Steve Musco

In its last pair of games before the start of the spring semester, the Yale women’s hockey team found itself on both sides of a shutout, beating Quinnipiac 2–0 before being blanked the next night in a 3–0 loss at Princeton.

The victory against the Bobcats (13–11–2, 9–7–0 ECAC) marked Yale’s second shutout win over its local rival in 2018. The Bulldogs’ (5–10–4, 3–7–2) first game of the new year, on Jan. 2, was a 1–0 victory over Quinnipiac, which currently sits third in the conference standings. After the impressive start to the calendar year, however, the Bulldogs got a taste of their own medicine as Princeton (8–10–4, 7–8–1) stopped all 21 of Yale’s shots.

“Against Princeton we came out of the gate a little flat and let them get a lead on us,” forward Jordan Chancellor ’19 said. “We need to make some adjustments on our preparation for the second game of the weekend in the future.”

In the Elis’ first game of the year against Quinnipiac, it was goaltender Tera Hofmann ’20 who was flawless in the 1–0 victory with 37 stops. This time, it was rookie goalie Gianna Meloni ’21 who stole the game for the Bulldogs, who were outshot 40–15. Meloni blanked the Bobcats and even picked up a secondary assist on the second goal of the match.

The Bulldogs continued to rely on their power play for offense, scoring both the game’s goals with a Quinnipiac player in the box. Scoring on the player advantage has continued to be one of Yale’s biggest strengths, with the team successfully converting on over a quarter of its power play opportunities, good for fifth in the nation.

In the two teams’ first meeting of the year, the Elis amassed a staggering 12 minutes in the penalty box. This weekend, they lowered that number but still struggled with playing clean, spending six minutes in the box. All three of Yale’s penalties were served in the second period, but its special teams kept the Bobcats off the scoreboard and capitalized on its own pair of power plays.

After a scoreless first frame in which the Bulldogs and Bobcats each fired off seven shots, Chancellor found the back of the net twice in the second period. On the Elis’ first player advantage, Chancellor knocked in a rebound from a shot by forward Emma Vlasic ’19, assisted by defender Julia Yetman ’19, to hand her team the lead. Vlasic now has two goals and three assists in three games against Quinnipiac this season, including the lone goal in the 1–0 victory.

Seven minutes later and less than 20 seconds in the Bulldogs’ second and final power play of the match, Chancellor returned to widen the lead to two, where it would remain for the rest of the game.

“We definitely made some mistakes and we were lucky that [Quinnipiac was] unable to capitalize, so we will take note and make sure we learn from them for next time,” defender Mallory Souliotis ’18 said. “Special teams was key in both games, scoring a shorthanded goal in the first game, and then taking advantage of the two power plays, our execution was there. It shows just how well we can play, and we still haven’t played our best.”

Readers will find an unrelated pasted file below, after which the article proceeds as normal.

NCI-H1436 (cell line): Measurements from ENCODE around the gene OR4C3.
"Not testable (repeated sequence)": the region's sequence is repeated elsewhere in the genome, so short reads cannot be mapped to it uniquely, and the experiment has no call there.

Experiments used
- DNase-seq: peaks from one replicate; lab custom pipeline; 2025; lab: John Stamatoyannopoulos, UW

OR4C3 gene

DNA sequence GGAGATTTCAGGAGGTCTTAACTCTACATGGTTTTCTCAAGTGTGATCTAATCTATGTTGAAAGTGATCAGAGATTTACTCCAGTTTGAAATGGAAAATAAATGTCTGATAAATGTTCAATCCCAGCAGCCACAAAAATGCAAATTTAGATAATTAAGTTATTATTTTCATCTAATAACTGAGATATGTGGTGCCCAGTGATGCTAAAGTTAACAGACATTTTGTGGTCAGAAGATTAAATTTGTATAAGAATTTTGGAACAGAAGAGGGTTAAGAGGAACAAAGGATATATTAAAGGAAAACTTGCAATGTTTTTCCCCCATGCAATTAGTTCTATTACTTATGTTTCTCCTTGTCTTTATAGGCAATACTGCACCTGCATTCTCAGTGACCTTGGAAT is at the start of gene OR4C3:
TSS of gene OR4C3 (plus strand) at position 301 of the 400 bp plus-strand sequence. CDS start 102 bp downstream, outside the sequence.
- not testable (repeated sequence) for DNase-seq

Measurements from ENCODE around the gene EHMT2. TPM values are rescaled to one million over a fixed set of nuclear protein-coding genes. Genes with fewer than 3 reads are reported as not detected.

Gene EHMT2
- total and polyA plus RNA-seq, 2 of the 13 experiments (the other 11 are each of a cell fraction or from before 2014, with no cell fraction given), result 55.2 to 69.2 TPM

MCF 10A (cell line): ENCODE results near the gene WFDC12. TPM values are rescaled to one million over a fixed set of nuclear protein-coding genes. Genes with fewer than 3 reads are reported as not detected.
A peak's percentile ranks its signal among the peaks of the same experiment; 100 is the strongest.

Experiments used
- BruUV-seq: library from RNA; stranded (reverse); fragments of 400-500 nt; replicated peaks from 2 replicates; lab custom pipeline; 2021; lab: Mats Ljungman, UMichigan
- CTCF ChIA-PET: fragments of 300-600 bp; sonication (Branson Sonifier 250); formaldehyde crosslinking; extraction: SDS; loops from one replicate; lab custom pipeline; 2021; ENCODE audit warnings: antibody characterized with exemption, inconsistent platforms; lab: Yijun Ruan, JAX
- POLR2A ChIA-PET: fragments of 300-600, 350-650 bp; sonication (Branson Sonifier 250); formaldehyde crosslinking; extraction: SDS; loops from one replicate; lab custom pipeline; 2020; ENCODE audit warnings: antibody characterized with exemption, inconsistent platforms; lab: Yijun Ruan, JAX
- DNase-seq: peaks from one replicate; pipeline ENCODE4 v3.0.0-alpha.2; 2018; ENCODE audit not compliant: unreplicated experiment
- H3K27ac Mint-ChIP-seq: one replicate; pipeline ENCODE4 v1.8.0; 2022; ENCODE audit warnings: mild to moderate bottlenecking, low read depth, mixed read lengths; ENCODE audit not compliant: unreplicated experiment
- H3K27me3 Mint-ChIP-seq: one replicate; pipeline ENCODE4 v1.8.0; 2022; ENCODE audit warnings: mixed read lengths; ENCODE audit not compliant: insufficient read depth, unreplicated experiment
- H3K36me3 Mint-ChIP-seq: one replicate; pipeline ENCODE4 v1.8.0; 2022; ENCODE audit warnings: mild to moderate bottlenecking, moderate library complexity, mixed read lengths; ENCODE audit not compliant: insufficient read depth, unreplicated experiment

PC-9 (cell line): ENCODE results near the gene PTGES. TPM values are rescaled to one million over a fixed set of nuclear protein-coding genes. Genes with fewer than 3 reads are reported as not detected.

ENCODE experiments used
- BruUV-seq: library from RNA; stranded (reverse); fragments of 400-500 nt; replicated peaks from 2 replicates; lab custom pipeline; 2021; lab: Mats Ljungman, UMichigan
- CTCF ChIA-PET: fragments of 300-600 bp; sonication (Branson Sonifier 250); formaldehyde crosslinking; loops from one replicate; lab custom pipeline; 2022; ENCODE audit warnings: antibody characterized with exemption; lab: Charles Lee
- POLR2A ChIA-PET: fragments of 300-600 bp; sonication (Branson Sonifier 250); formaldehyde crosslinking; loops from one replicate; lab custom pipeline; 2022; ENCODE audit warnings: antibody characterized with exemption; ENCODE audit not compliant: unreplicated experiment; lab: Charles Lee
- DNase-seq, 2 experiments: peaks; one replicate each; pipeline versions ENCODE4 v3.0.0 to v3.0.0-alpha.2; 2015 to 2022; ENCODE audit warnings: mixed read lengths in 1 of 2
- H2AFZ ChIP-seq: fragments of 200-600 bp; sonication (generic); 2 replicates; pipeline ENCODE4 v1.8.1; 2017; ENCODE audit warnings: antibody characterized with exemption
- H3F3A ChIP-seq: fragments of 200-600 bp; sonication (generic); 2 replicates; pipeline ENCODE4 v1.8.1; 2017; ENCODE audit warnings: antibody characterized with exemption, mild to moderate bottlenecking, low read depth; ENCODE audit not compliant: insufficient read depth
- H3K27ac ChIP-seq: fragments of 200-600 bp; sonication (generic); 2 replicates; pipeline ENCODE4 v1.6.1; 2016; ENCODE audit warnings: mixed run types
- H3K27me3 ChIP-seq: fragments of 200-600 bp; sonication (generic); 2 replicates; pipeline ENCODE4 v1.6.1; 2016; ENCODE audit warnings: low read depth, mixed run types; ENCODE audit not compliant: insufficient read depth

The Elis were unable to ride their streak to a victory against Princeton, however, as the Tigers held Yale scoreless while netting a trio of goals. Yale’s primary challenge came in its inability to solve netminder Steph Neatby, who is top-15 in the NCAA with a 92.7 save percentage. Yale has struggled with offense at even strength, which has dragged down its goals per game average to 1.84 and placed it in the nation’s bottom 10 in scoring.

Although Yale’s special teams have been a highlight, the Tigers, whose penalty kill is ranked sixth in the NCAA with an 89.8 percent success rate, were also able to blank Yale’s four power play opportunities. Hoffman started in goal, but after allowing two goals — both scored by forward Carly Bullock, the Tigers’ leading goalscorer — on 14 shots in the first period, she was pulled in favor of Meloni. The rookie goaltender also ultimately faced 14 shots, allowing one final goal in the third frame.

The Elis spent 10 minutes of the match in the box after taking five penalties, and remain the most penalized team in the NCAA. While Yale successfully killed all of these penalties, Princeton had already jumped out to an early 2–0 lead 13 minutes into the first period, which gave the Bulldogs less time to try to cut into the deficit.

Throughout the season, the Bulldogs have been regularly outshot by their opponents. The Tigers outshot Yale 14–6 in the first period and 28–21 for the match. And although Yale beat Quinnipiac in the two latest conference meetings this year, the Bobcats outshot the Elis 37–18 and 40–15, respectively.

“Ultimately, we need to win both games [next weekend],” Soulitis said. “Heading towards the end of the season, we need points to make the playoffs. Although we are not in the playoff picture right now, this weekend will be huge if we are able to execute and finish both games.”

Yale next plays a two-game series against Brown, hosting the Bears on Thursday at 7 p.m. before traveling to Providence for a Saturday matinee.

Masha Galay | marie.galay@yale.edu

Angela Xiao | angela.xiao@yale.edu